Read more →
  • Book Reviews Jewish Identity When Torah Teaches Life and Life Teaches Torah (REVIEW)

    When Torah Teaches Life and Life Teaches Torah (REVIEW)

    JNS.org – Rabbi Gordon Tucker spent the first 20 years of his career teaching at the Conservative movement’s Jewish Theological Seminary (JTS) and the next 20 years as the rabbi of Temple Israel Center in White Plains, N.Y. I confess that when I heard about the order of those events, I thought that Tucker’s move from academia to the pulpit was strange. Firstly, I could not imagine anyone filling the place of my friend, Arnold Turetsky, who was such a talented [...]

    Read more →
  • Arts and Culture Blogs Oscars 2015: Reflecting on Love at First Sight

    Oscars 2015: Reflecting on Love at First Sight

    JNS.org – I’m in love, and have been for a long time. It’s a relationship filled with laughter, tears, intrigue, and surprise. It was love at first sight, back when I was a little girl—with an extra-terrestrial that longed to go home. From then on, that love has never wavered, and isn’t reserved for one, but for oh so many—Ferris Bueller, Annie Hall, Tootsie, Harry and Sally, Marty McFly, Atticus Finch, Danny Zuko, Yentl, that little dog Toto, Mrs. Doubtfire, [...]

    Read more →
  • Blogs Book Reviews Examining America’s First Foray into the Middle East (REVIEW)

    Examining America’s First Foray into the Middle East (REVIEW)

    At the turn of the 21st century through today, American involvement in Middle Eastern politics runs through the Central Intelligence Agency. In America’s Great Game: The CIA’s Secret Arabists and the Shaping of the Modern Middle East, historian Hugh Wilford shows this has always been the case. Wilford methodically traces the lives and work of the agency’s three most prominent officers in the Middle East: Kermit “Kim” Roosevelt was the grandson of president Theodore Roosevelt, and the first head of [...]

    Read more →
  • Relationships US & Canada Seniors at Los Angeles Jewish Home Give Witty Dating Advice Ahead of Valentine’s Day (VIDEO)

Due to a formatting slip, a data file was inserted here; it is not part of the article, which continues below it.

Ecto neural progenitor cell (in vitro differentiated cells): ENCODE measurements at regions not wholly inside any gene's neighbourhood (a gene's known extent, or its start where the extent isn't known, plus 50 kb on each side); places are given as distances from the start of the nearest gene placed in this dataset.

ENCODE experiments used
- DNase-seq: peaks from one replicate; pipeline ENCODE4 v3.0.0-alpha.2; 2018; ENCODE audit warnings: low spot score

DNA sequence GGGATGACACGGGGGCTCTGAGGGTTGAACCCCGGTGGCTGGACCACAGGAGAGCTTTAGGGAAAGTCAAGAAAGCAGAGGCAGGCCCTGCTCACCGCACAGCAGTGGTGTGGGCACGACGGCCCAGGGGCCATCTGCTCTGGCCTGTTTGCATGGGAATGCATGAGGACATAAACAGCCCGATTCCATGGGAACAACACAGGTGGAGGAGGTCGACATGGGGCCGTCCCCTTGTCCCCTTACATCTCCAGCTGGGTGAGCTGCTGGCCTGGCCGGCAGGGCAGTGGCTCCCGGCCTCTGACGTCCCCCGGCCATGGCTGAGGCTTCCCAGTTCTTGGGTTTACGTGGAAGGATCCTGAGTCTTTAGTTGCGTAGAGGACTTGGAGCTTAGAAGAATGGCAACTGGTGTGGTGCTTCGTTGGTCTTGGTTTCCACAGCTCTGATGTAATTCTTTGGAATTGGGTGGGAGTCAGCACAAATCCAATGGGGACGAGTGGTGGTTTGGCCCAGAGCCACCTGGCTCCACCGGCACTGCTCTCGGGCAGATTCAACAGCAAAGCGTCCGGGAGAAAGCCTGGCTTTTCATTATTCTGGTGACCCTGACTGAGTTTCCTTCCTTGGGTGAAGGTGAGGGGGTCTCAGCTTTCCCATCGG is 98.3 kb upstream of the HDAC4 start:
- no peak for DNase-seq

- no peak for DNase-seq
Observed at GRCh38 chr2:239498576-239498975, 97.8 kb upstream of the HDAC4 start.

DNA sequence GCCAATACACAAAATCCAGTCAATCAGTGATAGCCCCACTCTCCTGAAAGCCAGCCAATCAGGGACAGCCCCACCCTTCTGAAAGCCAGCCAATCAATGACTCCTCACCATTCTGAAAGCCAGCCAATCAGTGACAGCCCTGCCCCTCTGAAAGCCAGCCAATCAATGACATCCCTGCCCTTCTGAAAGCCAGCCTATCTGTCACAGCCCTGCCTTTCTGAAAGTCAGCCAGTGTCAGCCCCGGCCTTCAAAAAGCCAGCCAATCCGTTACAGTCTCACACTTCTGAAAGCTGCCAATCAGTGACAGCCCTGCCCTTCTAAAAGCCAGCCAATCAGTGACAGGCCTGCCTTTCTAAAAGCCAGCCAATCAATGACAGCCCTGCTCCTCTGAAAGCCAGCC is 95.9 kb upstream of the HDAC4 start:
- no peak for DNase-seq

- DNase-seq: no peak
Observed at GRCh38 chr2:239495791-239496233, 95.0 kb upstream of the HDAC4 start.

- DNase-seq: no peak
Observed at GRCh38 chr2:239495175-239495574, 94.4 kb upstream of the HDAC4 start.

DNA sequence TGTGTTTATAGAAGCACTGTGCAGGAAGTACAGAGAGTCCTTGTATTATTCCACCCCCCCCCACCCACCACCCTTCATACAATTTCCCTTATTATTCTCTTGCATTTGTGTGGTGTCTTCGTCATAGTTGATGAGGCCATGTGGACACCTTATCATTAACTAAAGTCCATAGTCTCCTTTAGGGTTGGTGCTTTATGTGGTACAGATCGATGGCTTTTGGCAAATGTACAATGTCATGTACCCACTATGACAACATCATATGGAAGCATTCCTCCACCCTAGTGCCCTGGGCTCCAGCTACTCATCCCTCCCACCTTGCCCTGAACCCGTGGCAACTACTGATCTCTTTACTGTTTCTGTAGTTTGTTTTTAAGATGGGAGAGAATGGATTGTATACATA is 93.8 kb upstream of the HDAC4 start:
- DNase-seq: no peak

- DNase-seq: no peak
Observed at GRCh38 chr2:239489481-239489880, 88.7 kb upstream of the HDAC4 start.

Seniors at Los Angeles Jewish Home Give Witty Dating Advice Ahead of Valentine’s Day (VIDEO)

    Residents of the Los Angeles Jewish Home give dating advice to a young Jewish man in a comedic video posted Monday on YouTube just in time for Valentine’s Day. Jonathan, an associate at the Jewish home, quizzes the senior citizens on an array of topics including having sex on the first date, kissing a girl, who should pay for dinner and whether online dating is a good idea. When the 28-year-old asks a male resident named Lee about his experiences [...]

    Read more →
  • Arts and Culture Jewish History Kutsher’s Documentary an Amazing, and Tragic, Look at the Past (REVIEW)

    Kutsher’s Documentary an Amazing, and Tragic, Look at the Past (REVIEW)

    Anyone who spent time in the Jewish Catskills hotels – especially those like me, who returned for decades – must see the new documentary,”Welcome to Kutsher’s: The Last Catskills Resort.” Not only will the film transport you back to the glory days of your youth and thousands of memories, but it will also make you long for a world that is now lost forever. I returned to Kutsher’s one last time in the summer of 2009, but by then, the [...]

    Read more →
  • Education Jewish Identity Lifestyle Riding the Wave of Change in Part-Time Jewish Education

    Riding the Wave of Change in Part-Time Jewish Education

    JNS.org – Amid the numerous studies and analyses regarding Jewish American life, a simple fact remains: part-time Jewish education is the most popular vehicle for Jewish education in North America. Whenever and wherever parents choose Jewish education for their children, we have a communal responsibility to devote the necessary time and resources to deliver dynamic, effective learning experiences. The only way we can do this is by creating space for conversations and knowledge-sharing around innovative new education models. That also [...]

    Read more →



Sign up now to receive our regular news briefs.